When does a corporation have an ethical responsibility to its customers? Is it right for a company to profit by encouraging customer losses? Some would say that a company’s responsibility is simply to comply with the laws and to return a profit. But at some point does it cross the line to where the company is unethical? Or, evil? The perfect example is Apple. They run a multi-hundred million dollar a year business based solely upon the loss and misery of their customers. While wearing the halo of being a good company in white, the truth boarders on sinister.
That business is iPhone theft, and Apple’s seeming intentional encouragement of it.
If you have ever been to Asia with an iPhone you have been a target of the most clever, skilled, and seasoned iPhone thieves imaginable. Trust me, they know how to get into your pockets to steal your iPhone. I know of many people who have had their iPhones stolen in Asia. I have lost three of them in this past year…and I am a highly conscientious traveler. I use zippered pockets and a passcode. Zippers are no obstacle.
So why am I blaming Apple for creating a product so wonderful that thieves would prefer to steal it over a car? Aren’t the thieves to blame? –no. And, that is where the ethics of a corporation come in to play. You see, Apple seems to have made an explicit decision to encourage and accommodate the stolen iPhone underground. It is hugely profitable for them to sell replacement iPhones. Let me explain…
When an IPhone is stolen the first thing a thief does is take out the SIM card. They then do a factory reset on the phone. If the phone has a passcode the thief simply enters the passcode ten times and the factory reset is automatically done for them. It is trivially easy to factory reset an iPhone for a new customer.
Now, when a phone is factory reset it must be re-activated. All reset phones must be activated by the Apple server. This activation loads in, unlocks, and other features, and it is there to protect Apple.
Apple could, and Apple should check to see if the iPhone is stolen before reactivating the phone. If the phone is armed as stolen then the reactivation should be denied. And, Apple knows when a phone is stolen because there is a “lost” mode in the Find-My-iPhone feature. A customer who has registered their iPhone with Find-My-IPhone and has marked it as being lost should be assured that the phone cannot be reactivated until the lost mode is canceled. It would be trivial to do.
Anti-theft modes of car radios have proven effective at stopping thieves from stealing radios. Other products have anti-theft modes. So, anti-theft isn’t a new concept.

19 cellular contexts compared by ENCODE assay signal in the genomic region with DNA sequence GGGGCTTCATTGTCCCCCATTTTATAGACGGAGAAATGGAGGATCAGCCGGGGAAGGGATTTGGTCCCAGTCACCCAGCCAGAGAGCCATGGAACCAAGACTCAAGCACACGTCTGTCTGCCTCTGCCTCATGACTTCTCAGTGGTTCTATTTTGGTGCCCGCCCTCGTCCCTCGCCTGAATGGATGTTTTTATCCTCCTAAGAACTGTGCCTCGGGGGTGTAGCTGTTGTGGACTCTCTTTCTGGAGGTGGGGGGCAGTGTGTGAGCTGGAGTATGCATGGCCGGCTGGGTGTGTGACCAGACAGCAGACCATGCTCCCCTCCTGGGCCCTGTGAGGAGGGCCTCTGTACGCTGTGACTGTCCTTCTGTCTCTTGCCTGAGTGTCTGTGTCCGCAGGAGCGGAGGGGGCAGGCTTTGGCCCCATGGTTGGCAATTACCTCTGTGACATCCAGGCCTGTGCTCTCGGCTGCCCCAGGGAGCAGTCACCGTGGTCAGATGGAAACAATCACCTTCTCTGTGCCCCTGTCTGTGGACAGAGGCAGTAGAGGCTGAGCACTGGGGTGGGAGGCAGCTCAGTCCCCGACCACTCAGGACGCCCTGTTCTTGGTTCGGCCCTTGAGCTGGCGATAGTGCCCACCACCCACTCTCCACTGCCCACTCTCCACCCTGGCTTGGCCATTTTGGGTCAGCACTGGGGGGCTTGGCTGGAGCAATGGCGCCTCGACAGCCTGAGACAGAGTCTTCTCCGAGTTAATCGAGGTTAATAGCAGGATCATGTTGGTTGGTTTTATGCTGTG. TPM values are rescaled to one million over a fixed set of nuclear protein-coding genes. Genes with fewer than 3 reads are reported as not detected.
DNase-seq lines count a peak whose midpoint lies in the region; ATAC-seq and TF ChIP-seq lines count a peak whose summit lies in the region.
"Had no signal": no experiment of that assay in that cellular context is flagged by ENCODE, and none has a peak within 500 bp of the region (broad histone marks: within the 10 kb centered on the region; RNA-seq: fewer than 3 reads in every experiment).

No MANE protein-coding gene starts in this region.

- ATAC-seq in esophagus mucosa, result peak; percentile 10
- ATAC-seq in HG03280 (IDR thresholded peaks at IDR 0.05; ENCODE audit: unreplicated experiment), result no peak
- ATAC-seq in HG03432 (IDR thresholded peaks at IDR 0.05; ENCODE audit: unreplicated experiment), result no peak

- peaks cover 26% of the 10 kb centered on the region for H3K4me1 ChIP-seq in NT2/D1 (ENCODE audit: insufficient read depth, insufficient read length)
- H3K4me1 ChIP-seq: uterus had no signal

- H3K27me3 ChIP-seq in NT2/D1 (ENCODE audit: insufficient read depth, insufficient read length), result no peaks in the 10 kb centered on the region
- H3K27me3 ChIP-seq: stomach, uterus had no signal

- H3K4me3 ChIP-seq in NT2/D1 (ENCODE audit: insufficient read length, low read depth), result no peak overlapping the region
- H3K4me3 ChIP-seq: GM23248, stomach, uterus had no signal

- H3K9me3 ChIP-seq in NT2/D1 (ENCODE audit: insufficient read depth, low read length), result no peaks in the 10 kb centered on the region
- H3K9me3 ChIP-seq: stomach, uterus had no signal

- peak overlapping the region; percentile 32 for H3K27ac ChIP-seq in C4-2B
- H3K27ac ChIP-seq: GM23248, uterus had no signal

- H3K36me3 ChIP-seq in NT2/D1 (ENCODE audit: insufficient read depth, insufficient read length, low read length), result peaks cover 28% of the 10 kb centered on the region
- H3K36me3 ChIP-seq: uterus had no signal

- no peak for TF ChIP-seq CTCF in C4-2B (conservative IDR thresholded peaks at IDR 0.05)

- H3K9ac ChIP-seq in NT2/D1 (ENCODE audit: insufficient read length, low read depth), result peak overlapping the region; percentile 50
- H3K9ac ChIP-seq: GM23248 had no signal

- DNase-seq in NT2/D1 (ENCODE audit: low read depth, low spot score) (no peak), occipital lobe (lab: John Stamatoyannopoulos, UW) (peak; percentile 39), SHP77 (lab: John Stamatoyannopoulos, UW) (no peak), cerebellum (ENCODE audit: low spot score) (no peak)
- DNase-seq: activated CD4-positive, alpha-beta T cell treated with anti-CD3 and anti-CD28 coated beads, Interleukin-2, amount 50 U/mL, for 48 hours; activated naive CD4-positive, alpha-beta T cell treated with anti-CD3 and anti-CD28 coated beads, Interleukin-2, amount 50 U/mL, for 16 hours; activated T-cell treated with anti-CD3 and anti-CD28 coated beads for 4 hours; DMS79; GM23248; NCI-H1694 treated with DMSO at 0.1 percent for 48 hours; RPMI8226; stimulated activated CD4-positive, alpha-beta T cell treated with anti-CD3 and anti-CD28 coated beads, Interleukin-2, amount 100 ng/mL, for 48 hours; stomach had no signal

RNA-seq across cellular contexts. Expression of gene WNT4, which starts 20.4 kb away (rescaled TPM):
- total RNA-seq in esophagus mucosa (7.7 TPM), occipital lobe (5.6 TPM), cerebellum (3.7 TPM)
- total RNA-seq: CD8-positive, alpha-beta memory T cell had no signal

Apple is a company that thinks of every conceivable feature. They endlessly discuss every screen pixel and button. So it is inconceivable that they have not considered anti-theft features on iPhones.
There is only one reasonable conclusion and that is that the stolen iPhone business is so extremely profitable for Apple that they choose to encourage it. They have explicitly decided to profit at their customer’s expense because, well, it is a multi-hundred-million dollar business for them.
And, that is why the question of corporate ethics is relevant. If Apple takes no steps to include anti-theft features–knowing that it is a hugely profitable business–then aren’t they making the ethical choice to hurt their customers solely to gain extra profits? That is unethical by my book.
Sometime in the past twenty or thirty years business in America transitioned to a model where all parties need to act responsibly in society. You can’t yell fire in a crowded theater, you can’t leave a wire that is a trip-line across a sidewalk, you need to protect employees and customers from reasonable dangers. That is how modern society works.
Apple has seemingly put a friendly, smiling face mask over a twisted sense of ethics.
The problem is so severe in some SE Asian countries that I hear that tourists are being mugged…solely for their iPhones. Apple customers are being physically harmed just so that Apple can profit.
I love Apple products, and especially the iPhone. But when I have had three iPhones stolen within the past single year, it is too much to stand. I am exceedingly careful. But the temptation is too great for Asian thieves. They can earn a year’s salary from a single theft. That is too much temptation.
And, it burns me that this entire illicit trade could be entirely shut down if Apple even cared. When an iPhone is in “Lost” mode it should not be able to be reactivated. That would make a stolen iPhone worthless. That would end the iPhone theft business.
And, if Apple really cared, they would also prevent access to the App Store, or notifications from any device which is in “Lost” mode. It would be a simple change. But for Apple, it would be an expensive one of lost profits.
Do corporations have an ethical obligation? I think so.
(Cross-posted @ TalkingPointz)